One of the first things I recommend is to find out what tournament is going on when you want to watch a match. Tennis is on TV for about ten months during the year, thus it shouldn’t be too hard to find a match. Before you watch the match though you should do a quick research of the tournament and get some basic details, such as the surface on which it is played. This determines the style of game that you might see during the match. Then I recommend you find out who is playing. Most tournaments that are televised feature big names such as Novak Djokovic, Roger Federer, Andy Murray, Stanislas Wawrinka, and Rafael Nadal, just to name a few, but you may also see names that are less familiar, such as Nick Kyrgios, an Australian sensation on the rise. If many of these players are playing, then that indicates that the tournament is quite a big one.

The next step to watching a match is to choose a favorite player. If it is a doubles match, then choose a favorite pair, and if it is a team tennis match, then choose a favorite team. If you find yourself in a situation where you can’t choose a player, then I recommend watching a few YouTube videos of the player rallying. See if anything about his style of play is interesting to you. If you do find something, watch that player closely during the match and see if you can pick up any patterns. Chances are you will.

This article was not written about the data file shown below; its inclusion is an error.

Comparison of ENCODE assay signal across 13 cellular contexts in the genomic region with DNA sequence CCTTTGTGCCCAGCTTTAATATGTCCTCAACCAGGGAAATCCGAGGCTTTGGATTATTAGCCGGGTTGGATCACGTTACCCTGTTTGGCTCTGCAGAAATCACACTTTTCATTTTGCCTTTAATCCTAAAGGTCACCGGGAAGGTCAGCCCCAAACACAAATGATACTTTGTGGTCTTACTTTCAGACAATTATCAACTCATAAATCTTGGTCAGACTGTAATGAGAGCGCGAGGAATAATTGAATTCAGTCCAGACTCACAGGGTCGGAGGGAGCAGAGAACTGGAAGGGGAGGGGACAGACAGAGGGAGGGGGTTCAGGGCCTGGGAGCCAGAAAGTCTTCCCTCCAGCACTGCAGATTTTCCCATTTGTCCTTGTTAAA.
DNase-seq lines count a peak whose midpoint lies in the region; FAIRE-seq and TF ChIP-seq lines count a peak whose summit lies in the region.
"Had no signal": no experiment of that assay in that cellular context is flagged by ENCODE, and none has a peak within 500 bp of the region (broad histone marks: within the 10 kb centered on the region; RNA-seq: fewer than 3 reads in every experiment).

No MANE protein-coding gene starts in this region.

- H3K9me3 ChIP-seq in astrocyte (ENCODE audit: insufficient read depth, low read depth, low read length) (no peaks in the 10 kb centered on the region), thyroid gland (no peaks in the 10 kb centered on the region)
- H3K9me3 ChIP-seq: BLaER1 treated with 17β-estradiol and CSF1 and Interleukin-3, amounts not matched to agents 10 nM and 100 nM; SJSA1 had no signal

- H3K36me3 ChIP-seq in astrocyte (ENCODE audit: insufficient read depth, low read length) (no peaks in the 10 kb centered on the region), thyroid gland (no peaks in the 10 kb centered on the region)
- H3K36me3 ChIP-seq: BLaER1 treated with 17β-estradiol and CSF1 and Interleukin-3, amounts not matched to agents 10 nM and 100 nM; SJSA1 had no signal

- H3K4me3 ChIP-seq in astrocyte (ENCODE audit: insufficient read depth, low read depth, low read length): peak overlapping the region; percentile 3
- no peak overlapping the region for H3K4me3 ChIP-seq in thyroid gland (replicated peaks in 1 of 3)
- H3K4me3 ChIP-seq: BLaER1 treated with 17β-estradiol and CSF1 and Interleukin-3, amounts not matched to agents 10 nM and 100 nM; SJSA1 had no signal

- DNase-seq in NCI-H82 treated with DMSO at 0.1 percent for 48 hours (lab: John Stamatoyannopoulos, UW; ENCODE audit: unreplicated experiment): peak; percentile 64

Tennis is a sport of numbers. From the interesting scoring system, to the serve speed, to the seemingly random percentages the commentators throw out during the match, numbers are quite prevalent. If you enjoy statistics, then tennis is the sport for you. One of the cool things to focus on during the match is serve speed. See if the players manage to break the world record for fastest serve, which is 163 miles per hour, or 263 kilometers per hour. Or focus on the patterns that the players implement, such as the typical cross court shots to set up the down the line finish, or the serve and volley technique.

Tennis is a great sport and can be watched by anyone. It just takes a bit of effort to find the match, but once you do you’ll have a great time watching it. And if you’re unsure of how to watch the match, then just follow the tips that are in this article and enjoy the gentleman’s sport.

Cover Image Credit: Pixabay